As you can imagine, as soon as possible, the Conquistadors eagerly taught Spanish to the natives in order to be able to interrogate them about the location of more gold and more wealth.  When Moctezuma questioned Hernan Cortes about his unreasonable fixation on a metal the Aztecs referred to as the “excrement of the Gods”, Cortes answered that he and his companions “suffered from a disease of the heart that could only be treated with gold.”

The embattled natives did not always tell the truth.  As you can imagine, when strange well-armed men showed up, raped the women, and robbed the locals of anything worth having, all the while asking about the location of more gold, they were quickly told of gold way over there (said direction always being the opposite of where the strange men had come from).

One of my favorite stories of way over there concerns a pair of mythical islands somewhere in the Caribbean.  One island was inhabited only by men while the other island was inhabited only by women.  Once a year, the men rowed canoes over to the other island for a night of wild partying.  Nine months later, the women rowed over to the other island and left the male children to be raised.  Of course, both islands had gold.  Had the creative native added a tale about artesian springs spouting beer, the story would have been exactly what sailors needed to hear.

A staggering amount of time was spent looking for these islands...Or, at least one of them.

These “flyaway island” stories have continued far longer than you might think.  The Treaty of Paris, ending the Revolutionary War, gave the imaginary Phélypeaux and Pontchartrain Islands—supposedly located in the middle of Lake Superior—to the United States.  As late as 2005, the National Geographic Atlas of the World showed the islands of Wachusett Reef, Jupiter Reef and Rangitiki Reef—none of which actually exist.  (Oops!!!)

Google Earth as late as 2012, showed Sandy Island located just off of New Zealand on both their maps and satellite photos despite the fact that the island simply never existed.  In reality, the depth of the ocean at the supposed location is a little over 4000 feet deep.  Despite this, Sandy Island still shows up regularly—and falsely—on internet maps.  (Double Oops!!!)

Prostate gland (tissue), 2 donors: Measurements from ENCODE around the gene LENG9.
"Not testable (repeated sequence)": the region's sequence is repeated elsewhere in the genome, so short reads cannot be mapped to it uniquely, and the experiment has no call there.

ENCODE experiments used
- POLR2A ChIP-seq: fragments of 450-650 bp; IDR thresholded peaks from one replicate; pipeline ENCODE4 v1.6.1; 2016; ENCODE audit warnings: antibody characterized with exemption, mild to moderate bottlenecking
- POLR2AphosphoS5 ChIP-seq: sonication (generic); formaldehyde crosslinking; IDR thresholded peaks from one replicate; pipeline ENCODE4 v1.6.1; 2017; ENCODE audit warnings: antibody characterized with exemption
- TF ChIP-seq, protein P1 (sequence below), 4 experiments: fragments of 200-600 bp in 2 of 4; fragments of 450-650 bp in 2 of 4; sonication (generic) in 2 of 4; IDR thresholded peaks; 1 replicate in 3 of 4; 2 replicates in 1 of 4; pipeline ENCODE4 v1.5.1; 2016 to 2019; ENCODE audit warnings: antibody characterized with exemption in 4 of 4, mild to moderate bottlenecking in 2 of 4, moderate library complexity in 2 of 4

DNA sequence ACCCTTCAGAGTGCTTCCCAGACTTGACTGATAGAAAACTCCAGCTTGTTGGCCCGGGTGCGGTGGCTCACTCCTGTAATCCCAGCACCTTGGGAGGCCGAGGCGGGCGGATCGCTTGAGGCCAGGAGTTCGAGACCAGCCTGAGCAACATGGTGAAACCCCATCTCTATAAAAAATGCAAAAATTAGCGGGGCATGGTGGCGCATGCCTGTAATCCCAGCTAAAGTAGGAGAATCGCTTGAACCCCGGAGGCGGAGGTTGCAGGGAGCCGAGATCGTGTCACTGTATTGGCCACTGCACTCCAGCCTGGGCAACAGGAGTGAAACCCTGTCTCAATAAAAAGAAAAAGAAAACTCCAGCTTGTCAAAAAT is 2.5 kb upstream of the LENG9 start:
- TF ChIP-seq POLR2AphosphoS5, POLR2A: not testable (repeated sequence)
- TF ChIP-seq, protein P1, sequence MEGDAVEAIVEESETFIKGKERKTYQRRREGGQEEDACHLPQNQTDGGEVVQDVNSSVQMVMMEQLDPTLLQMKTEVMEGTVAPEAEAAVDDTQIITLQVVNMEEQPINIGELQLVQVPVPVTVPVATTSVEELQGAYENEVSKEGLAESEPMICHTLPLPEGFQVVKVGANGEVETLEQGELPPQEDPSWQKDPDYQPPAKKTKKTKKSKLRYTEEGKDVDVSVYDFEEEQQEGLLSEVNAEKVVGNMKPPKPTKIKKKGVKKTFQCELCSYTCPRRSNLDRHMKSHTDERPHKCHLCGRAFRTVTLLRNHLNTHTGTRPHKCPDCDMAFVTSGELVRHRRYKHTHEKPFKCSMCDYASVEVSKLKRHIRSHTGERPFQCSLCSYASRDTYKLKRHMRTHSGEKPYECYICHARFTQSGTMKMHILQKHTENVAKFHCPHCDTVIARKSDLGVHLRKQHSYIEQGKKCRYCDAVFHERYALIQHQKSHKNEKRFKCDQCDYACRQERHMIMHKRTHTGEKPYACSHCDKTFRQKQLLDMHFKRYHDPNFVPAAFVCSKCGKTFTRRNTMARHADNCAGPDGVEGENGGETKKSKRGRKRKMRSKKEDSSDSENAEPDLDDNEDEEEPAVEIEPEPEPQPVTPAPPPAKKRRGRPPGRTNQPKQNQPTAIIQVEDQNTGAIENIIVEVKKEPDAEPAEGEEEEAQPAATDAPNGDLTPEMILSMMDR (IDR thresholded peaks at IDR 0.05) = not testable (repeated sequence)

Which brings us to the island of Bermeja, located in the Gulf of Mexico, just north of the Yucatan Peninsula.  The tiny island, which still shows up on most maps of the region, was mentioned regularly by Spanish explorers, and if searched for on Google Earth, will take you exactly to the supposed location, 22 degrees, 33 minutes north, 91 degrees, 22 minutes west.  However, not even the earliest satellite photos show such an island. 

Mexico has really looked for the island.  Several expeditions have searched for it both above and below the water.  They need it, since the location of the island would factor into the boundary line separating US and Mexican offshore oil fields.  If the island does not exist, which the government of Mexico now begrudgingly admits, the boundary line moves 100 miles to the advantage of the United States, vastly reducing the size and the value of the Mexican oilfield.

While Mexico has officially admitted the non-existence of the island, you will probably not be surprised to learn that the popular theory south of the border is that, in order to control more of the world’s oil, the American C.I.A. blew it up. 

Yeah, and I bet those bastards at the C.I.A. knows where that island of women is located, too.